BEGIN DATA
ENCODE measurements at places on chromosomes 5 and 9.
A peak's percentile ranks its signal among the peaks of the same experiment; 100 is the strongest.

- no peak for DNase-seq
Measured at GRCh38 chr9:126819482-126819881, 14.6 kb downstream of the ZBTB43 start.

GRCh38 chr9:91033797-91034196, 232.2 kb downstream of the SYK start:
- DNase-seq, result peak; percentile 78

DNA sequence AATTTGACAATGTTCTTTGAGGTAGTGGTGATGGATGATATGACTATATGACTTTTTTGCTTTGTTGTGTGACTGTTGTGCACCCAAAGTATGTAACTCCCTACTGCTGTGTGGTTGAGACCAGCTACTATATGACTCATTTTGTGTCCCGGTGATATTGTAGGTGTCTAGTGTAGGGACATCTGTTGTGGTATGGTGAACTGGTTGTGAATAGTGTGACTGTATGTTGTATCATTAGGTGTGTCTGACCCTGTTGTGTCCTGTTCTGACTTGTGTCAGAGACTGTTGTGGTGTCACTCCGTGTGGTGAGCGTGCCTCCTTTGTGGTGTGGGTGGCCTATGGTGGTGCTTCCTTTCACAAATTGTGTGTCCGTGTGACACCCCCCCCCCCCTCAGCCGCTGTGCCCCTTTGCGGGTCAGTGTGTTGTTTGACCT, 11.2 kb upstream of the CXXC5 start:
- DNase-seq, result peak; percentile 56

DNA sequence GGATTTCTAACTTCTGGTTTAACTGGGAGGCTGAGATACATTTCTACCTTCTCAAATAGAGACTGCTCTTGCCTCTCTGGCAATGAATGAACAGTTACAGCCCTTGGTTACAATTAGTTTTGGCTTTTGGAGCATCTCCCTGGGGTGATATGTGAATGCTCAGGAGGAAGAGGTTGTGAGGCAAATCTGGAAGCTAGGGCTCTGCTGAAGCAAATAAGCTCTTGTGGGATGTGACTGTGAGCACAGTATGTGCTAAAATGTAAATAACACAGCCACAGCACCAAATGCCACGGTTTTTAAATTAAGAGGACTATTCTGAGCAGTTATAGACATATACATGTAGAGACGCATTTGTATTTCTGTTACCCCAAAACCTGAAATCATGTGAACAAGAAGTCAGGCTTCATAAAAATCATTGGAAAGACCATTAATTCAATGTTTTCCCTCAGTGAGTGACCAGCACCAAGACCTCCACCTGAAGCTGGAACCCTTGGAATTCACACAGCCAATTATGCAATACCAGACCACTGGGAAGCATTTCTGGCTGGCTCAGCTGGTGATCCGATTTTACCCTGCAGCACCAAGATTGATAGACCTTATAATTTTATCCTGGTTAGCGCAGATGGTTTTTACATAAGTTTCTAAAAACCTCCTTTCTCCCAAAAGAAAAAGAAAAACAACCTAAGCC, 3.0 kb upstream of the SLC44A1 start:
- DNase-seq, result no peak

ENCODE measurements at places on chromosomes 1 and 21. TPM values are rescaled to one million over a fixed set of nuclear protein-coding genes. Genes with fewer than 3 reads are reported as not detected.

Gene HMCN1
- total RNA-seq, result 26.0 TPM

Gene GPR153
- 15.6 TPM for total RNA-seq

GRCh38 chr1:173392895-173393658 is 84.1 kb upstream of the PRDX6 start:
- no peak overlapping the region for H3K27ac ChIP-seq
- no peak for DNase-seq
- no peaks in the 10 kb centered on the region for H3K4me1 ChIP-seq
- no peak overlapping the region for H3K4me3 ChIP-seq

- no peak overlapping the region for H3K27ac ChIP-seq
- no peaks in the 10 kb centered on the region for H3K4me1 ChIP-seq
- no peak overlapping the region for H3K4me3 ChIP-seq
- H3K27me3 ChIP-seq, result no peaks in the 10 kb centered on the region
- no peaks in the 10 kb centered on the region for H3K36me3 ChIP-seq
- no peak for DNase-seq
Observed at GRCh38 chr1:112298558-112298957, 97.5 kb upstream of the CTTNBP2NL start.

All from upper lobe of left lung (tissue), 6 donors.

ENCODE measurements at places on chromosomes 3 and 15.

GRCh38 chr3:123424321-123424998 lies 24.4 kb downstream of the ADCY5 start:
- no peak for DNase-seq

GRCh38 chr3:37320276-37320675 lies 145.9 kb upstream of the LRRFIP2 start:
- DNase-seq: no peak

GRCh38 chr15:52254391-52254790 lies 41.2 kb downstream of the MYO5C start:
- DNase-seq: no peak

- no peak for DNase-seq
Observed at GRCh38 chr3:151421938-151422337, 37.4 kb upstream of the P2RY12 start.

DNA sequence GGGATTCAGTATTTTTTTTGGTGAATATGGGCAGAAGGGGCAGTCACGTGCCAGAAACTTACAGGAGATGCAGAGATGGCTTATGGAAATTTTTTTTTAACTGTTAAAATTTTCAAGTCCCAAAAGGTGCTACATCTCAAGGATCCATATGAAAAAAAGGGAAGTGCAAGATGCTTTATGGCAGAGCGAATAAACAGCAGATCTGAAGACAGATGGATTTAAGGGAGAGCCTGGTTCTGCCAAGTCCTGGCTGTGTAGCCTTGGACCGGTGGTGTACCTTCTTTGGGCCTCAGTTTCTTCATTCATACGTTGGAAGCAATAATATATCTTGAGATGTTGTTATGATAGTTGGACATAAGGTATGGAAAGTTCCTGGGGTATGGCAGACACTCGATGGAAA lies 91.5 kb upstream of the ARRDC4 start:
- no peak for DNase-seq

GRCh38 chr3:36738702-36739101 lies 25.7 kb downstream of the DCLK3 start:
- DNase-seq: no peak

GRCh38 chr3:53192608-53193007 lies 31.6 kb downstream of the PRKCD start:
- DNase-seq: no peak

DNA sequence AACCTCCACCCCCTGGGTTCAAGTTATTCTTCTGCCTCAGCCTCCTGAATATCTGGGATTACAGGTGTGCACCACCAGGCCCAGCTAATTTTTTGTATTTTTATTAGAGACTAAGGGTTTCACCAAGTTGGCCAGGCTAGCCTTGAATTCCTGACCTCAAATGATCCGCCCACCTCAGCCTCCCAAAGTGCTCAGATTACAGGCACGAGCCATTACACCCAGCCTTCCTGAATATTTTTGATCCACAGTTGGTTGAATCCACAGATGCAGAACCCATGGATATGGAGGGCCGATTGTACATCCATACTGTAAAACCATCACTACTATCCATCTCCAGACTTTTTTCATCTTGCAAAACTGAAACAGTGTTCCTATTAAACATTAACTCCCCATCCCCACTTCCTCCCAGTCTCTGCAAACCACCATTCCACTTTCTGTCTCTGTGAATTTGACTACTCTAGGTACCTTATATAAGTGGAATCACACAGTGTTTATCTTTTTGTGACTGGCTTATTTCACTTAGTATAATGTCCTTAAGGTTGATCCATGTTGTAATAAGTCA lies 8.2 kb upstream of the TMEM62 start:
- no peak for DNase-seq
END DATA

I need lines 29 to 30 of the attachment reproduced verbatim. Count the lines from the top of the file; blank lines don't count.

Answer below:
ENCODE measurements at places on chromosomes 3 and 15.

GRCh38 chr3:123424321-123424998 lies 24.4 kb downstream of the ADCY5 start: